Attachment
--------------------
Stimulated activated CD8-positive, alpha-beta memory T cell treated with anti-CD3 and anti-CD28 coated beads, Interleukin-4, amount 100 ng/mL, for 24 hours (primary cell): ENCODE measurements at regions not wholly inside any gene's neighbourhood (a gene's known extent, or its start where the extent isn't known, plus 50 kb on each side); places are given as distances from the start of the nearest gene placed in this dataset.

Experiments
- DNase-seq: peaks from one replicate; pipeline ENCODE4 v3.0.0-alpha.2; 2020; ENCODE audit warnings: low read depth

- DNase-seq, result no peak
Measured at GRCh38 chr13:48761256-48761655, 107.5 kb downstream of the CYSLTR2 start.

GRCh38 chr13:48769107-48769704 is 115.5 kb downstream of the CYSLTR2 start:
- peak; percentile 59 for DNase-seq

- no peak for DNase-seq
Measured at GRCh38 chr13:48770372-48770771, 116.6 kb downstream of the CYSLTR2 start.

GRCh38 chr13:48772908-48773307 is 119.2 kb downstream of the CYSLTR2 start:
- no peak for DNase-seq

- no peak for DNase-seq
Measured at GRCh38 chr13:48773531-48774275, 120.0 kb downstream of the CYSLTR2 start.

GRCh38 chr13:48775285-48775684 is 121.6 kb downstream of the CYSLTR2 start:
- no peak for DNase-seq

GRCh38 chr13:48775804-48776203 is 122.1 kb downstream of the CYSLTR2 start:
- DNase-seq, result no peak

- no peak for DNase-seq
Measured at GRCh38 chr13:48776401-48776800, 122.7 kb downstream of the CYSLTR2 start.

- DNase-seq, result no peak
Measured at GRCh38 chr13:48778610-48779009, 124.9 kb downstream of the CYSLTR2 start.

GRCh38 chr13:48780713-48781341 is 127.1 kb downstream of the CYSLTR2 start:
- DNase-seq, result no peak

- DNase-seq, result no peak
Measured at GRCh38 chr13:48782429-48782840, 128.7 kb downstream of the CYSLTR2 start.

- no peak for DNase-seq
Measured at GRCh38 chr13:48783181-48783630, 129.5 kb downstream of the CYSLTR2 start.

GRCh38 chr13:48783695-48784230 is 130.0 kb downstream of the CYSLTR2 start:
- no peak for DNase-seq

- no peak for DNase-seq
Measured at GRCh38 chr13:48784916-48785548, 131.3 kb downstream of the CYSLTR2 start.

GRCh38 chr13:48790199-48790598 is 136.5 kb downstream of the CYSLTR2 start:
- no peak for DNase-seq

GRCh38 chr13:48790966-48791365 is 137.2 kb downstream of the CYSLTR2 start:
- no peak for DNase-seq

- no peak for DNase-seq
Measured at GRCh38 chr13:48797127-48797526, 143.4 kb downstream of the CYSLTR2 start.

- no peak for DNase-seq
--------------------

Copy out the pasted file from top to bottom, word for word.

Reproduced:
Stimulated activated CD8-positive, alpha-beta memory T cell treated with anti-CD3 and anti-CD28 coated beads, Interleukin-4, amount 100 ng/mL, for 24 hours (primary cell): ENCODE measurements at regions not wholly inside any gene's neighbourhood (a gene's known extent, or its start where the extent isn't known, plus 50 kb on each side); places are given as distances from the start of the nearest gene placed in this dataset.

Experiments
- DNase-seq: peaks from one replicate; pipeline ENCODE4 v3.0.0-alpha.2; 2020; ENCODE audit warnings: low read depth

- DNase-seq, result no peak
Measured at GRCh38 chr13:48761256-48761655, 107.5 kb downstream of the CYSLTR2 start.

GRCh38 chr13:48769107-48769704 is 115.5 kb downstream of the CYSLTR2 start:
- peak; percentile 59 for DNase-seq

- no peak for DNase-seq
Measured at GRCh38 chr13:48770372-48770771, 116.6 kb downstream of the CYSLTR2 start.

GRCh38 chr13:48772908-48773307 is 119.2 kb downstream of the CYSLTR2 start:
- no peak for DNase-seq

- no peak for DNase-seq
Measured at GRCh38 chr13:48773531-48774275, 120.0 kb downstream of the CYSLTR2 start.

GRCh38 chr13:48775285-48775684 is 121.6 kb downstream of the CYSLTR2 start:
- no peak for DNase-seq

GRCh38 chr13:48775804-48776203 is 122.1 kb downstream of the CYSLTR2 start:
- DNase-seq, result no peak

- no peak for DNase-seq
Measured at GRCh38 chr13:48776401-48776800, 122.7 kb downstream of the CYSLTR2 start.

- DNase-seq, result no peak
Measured at GRCh38 chr13:48778610-48779009, 124.9 kb downstream of the CYSLTR2 start.

GRCh38 chr13:48780713-48781341 is 127.1 kb downstream of the CYSLTR2 start:
- DNase-seq, result no peak

- DNase-seq, result no peak
Measured at GRCh38 chr13:48782429-48782840, 128.7 kb downstream of the CYSLTR2 start.

- no peak for DNase-seq
Measured at GRCh38 chr13:48783181-48783630, 129.5 kb downstream of the CYSLTR2 start.

GRCh38 chr13:48783695-48784230 is 130.0 kb downstream of the CYSLTR2 start:
- no peak for DNase-seq

- no peak for DNase-seq
Measured at GRCh38 chr13:48784916-48785548, 131.3 kb downstream of the CYSLTR2 start.

GRCh38 chr13:48790199-48790598 is 136.5 kb downstream of the CYSLTR2 start:
- no peak for DNase-seq

GRCh38 chr13:48790966-48791365 is 137.2 kb downstream of the CYSLTR2 start:
- no peak for DNase-seq

- no peak for DNase-seq
Measured at GRCh38 chr13:48797127-48797526, 143.4 kb downstream of the CYSLTR2 start.

- no peak for DNase-seq